This dataset contains the data associated with the electrically equivalent model of the IEEE Low Voltage (LV) test feeder for use of the distribution network studies. This dataset is for the letter entitled:" A Reduced Electrically-Equivalent Model of the IEEE European Low Voltage Test Feeder".


The uploaded data includes a zip file containing the dataset in the form of CSV files for an electrically equivalent reduced model of IEEE LV European feeder. 

  • The test feeder is at the voltage level of 416 V, phase-to-phase.
  • Load shapes with one-minute time resolution over 24 hours are provided for the time-series load flow simulation.
  • Line data and load data of the network are given in seperate CSV files. 
  • The line codes specified by sequence impedances and admittances are available in a seperate CSV file.



This provides the code and data used in the paper "Optimal EV Scheduling in Residential Distribution Networks Considering Customer Charging Preferences" by Mailys Le Cam and Barry Hayes. 

Some material has been adapated from the OpenDSS help files: Some data has been taken from the IEEE test feeders archive:




This dataset contains the catalogs of equipment used to build the following synthetic distribution systems using RNM-US.a) Greensboro (GSO) Synthetic System V0.2b) San Francisco Bay Area (SFO) Synthetic System V0.8The synthetic distribution system has been built using the U.S. Reference Network Model (RNM-US), and it includes the low voltage system, distribution transformers, medium voltage system, primary substations, sub-transmission system and transmission substations.The output synthetic distribution systems are available in the following repositories.[1]    “DR POWER.” [Online].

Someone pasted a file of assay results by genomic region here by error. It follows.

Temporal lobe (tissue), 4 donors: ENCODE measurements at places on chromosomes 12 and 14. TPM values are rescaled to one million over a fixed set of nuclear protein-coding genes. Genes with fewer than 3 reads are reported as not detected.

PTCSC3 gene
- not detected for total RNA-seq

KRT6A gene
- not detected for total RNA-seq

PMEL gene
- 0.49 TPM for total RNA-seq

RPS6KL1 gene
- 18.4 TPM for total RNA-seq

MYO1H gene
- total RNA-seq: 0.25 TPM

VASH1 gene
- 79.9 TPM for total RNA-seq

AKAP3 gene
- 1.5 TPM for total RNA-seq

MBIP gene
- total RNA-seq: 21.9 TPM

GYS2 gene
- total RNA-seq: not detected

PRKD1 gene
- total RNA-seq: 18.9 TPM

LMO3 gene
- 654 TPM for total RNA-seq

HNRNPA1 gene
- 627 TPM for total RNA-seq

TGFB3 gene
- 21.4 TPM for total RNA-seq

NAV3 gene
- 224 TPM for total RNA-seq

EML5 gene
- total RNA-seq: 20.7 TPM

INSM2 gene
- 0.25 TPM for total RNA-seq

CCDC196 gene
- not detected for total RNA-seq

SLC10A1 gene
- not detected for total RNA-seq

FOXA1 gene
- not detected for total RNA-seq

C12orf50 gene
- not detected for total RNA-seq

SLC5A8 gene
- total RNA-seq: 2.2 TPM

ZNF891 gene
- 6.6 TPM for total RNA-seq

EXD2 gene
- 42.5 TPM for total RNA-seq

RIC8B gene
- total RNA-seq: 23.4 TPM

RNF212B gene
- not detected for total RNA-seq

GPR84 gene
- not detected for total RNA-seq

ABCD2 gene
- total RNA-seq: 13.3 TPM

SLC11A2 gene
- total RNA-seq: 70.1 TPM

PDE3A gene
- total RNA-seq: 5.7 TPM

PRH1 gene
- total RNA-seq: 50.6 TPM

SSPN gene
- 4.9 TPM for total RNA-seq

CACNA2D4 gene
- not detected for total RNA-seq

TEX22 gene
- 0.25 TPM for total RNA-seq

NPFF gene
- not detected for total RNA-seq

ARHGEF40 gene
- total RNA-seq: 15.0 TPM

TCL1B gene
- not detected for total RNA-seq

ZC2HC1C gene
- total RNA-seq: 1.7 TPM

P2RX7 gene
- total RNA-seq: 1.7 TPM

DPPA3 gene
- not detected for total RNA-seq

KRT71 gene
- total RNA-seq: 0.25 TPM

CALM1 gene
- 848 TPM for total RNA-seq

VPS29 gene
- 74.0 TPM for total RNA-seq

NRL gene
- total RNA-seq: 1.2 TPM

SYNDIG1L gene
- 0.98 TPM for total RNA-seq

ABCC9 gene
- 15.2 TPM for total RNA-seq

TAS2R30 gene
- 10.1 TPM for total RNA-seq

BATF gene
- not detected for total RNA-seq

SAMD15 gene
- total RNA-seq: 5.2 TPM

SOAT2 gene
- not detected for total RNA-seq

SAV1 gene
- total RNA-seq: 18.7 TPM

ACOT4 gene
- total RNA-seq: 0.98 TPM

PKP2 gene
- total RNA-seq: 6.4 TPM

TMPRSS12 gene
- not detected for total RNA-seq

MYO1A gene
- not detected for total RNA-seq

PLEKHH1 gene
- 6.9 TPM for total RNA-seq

This work focuses on using the full potential of PV inverters in order to improve the efficiency of low voltage networks. More specifically, the  independent per-phase control capability of PV three-phase four-wire inverters, which are able to inject different active and reactive powers in each phase, in order to reduce the system phase unbalance is considered.  This new operational procedure is analyzed by raising an optimization problem which uses a very accurate modelling of European low voltage networks.


This report outlines the derivation of the first-, second-, and third-order Taylor series expansions of the power flow solution; it is the Electronic Companion of the following paper:

R. A. Jabr, “High-order approximate power flow solutions and circular arithmetic applications,” IEEE Transactions on Power Systems, vol. 34, no. 6, pp. 5053-5062, November 2019.

The derivation is carried out in complex variables via the use of Wirtinger calculus.